Sydney, July 5 : Aussie taxpayers may face a multi-million-dollar legal bill to ensure that "Dr Death" Jayant Patel, of Indian origin, gets a fair trial. Dr Patel is expected to be extradited to Australia from the US by July 21.
Despite being an Indian-born US citizen, Dr Patel can apply for public aid to offset the costs of a potentially lengthy defence against manslaughter charges, said an AAP report.
Earlier, Dr Patel's application for a public defender in the US was rejected after a judge reviewed details of his assets, which were not disclosed. But, legal sources say what remains of the unemployed surgeon's resources will disappear quickly as he prepares from scratch for a committal hearing in Bundaberg at the end of the year.
Family members of Dr Patel's alleged victims are not opposed to Dr Patel getting assistance if it speeds resolution of the case. "You can't compare money to justice. We just need things to move forward. If it's our duty as citizens to provide him with legal aid, so be it. At least he'll be here," the report quoted said Beryl Crosby, head of the Bundaberg Hospital patients' support group, as saying.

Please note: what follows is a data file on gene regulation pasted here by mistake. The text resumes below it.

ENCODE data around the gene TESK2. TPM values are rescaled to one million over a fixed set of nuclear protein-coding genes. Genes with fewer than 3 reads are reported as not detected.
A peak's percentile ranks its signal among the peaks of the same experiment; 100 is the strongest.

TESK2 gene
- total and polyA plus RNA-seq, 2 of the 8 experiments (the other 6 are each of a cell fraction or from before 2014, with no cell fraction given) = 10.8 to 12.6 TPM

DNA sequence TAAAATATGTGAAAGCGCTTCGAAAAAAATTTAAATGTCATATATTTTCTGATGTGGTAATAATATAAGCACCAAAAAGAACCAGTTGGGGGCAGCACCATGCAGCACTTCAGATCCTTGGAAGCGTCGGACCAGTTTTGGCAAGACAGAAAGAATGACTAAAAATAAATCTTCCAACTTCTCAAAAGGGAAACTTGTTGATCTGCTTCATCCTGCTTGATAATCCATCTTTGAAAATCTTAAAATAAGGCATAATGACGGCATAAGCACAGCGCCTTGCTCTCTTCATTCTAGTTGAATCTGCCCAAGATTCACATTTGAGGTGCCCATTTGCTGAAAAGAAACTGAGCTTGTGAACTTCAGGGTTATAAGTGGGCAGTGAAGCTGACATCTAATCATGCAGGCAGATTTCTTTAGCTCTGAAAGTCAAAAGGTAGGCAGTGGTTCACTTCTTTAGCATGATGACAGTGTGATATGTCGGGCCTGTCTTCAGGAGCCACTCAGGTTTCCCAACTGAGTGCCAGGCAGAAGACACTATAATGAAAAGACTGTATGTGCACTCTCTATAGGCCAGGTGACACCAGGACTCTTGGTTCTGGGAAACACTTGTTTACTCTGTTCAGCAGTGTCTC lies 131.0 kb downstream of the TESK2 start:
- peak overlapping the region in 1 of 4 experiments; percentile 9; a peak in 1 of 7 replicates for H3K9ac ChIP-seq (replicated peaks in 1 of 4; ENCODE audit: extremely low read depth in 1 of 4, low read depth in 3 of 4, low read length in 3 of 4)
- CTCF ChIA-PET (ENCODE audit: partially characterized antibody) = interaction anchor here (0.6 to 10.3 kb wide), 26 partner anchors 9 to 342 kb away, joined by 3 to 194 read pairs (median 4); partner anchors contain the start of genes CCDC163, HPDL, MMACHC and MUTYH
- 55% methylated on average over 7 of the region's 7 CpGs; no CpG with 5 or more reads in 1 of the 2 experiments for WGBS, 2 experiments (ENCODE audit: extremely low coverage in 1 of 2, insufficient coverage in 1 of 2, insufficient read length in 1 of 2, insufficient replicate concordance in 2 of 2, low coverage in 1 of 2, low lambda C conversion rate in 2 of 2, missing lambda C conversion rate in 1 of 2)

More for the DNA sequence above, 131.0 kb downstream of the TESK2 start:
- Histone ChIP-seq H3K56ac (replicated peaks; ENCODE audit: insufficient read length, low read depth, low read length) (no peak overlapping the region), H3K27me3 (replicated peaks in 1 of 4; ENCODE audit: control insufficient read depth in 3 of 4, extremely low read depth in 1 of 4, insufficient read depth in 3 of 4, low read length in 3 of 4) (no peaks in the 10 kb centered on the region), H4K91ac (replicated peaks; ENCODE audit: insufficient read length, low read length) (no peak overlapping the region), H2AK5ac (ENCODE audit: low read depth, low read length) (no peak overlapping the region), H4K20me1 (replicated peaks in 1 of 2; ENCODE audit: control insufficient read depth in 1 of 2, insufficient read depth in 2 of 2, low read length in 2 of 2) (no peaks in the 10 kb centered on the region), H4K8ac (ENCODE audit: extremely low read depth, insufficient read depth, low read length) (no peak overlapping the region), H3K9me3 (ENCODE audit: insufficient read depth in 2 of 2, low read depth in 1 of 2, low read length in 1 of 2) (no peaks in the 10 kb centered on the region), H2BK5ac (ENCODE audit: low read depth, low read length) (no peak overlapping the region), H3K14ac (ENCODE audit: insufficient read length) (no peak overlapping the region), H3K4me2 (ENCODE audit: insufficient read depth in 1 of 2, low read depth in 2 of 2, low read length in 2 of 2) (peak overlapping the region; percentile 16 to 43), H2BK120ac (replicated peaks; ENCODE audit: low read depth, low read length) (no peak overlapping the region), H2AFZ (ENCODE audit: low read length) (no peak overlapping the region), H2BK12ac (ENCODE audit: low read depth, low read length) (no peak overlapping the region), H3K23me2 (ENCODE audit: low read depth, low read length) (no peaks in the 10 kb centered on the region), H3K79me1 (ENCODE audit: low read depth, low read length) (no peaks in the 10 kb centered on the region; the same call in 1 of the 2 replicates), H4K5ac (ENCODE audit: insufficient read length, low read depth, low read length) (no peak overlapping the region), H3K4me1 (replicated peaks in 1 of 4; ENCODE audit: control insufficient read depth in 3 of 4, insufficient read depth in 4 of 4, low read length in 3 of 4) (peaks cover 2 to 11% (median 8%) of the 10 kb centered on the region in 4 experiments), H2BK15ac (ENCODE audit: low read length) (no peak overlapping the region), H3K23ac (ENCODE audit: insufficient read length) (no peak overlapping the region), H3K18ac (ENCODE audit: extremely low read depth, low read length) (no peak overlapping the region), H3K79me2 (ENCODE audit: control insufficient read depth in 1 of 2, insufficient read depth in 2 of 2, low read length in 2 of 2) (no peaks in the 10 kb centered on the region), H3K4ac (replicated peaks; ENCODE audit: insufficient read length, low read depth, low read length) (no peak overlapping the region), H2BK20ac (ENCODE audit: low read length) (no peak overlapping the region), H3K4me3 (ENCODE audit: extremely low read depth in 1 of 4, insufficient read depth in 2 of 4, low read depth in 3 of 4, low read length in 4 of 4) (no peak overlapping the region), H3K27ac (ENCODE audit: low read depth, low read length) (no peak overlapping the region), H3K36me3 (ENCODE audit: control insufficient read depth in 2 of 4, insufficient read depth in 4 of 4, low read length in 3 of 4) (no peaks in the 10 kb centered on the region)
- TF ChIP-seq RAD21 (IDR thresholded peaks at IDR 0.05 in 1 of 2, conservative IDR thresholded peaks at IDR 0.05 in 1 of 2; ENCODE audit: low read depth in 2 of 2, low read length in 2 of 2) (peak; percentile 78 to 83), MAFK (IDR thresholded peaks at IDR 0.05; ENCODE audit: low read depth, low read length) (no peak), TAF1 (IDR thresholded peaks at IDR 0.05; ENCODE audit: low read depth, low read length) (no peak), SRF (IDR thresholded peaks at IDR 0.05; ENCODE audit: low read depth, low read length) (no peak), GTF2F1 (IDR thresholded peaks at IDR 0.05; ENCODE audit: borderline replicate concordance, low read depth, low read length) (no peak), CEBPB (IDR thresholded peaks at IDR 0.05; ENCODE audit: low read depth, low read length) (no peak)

Dr Patel's Brisbane solicitor Arun Raniga, a Legal Aid provider, said a request for public assistance would be explored if Dr Patel met the criteria.
Bond University law professor Eric Colvin said he could not think of any reason why Dr Patel would not get legal aid.
Similarly, Gold Coast lawyer Bruce Simmonds said he would be surprised if the Government hadn't already budgeted up to 2.5 million dollars for Dr Patel's defence. He expected Dr Patel would have to pay for his initial legal applications, but then would apply to legal aid or petition the court to pay expenses of 10,000 dollars or more a day.
The case, with appeals, could drag out for years and wind up costing taxpayers 10 million dollars, the report quoted him as saying.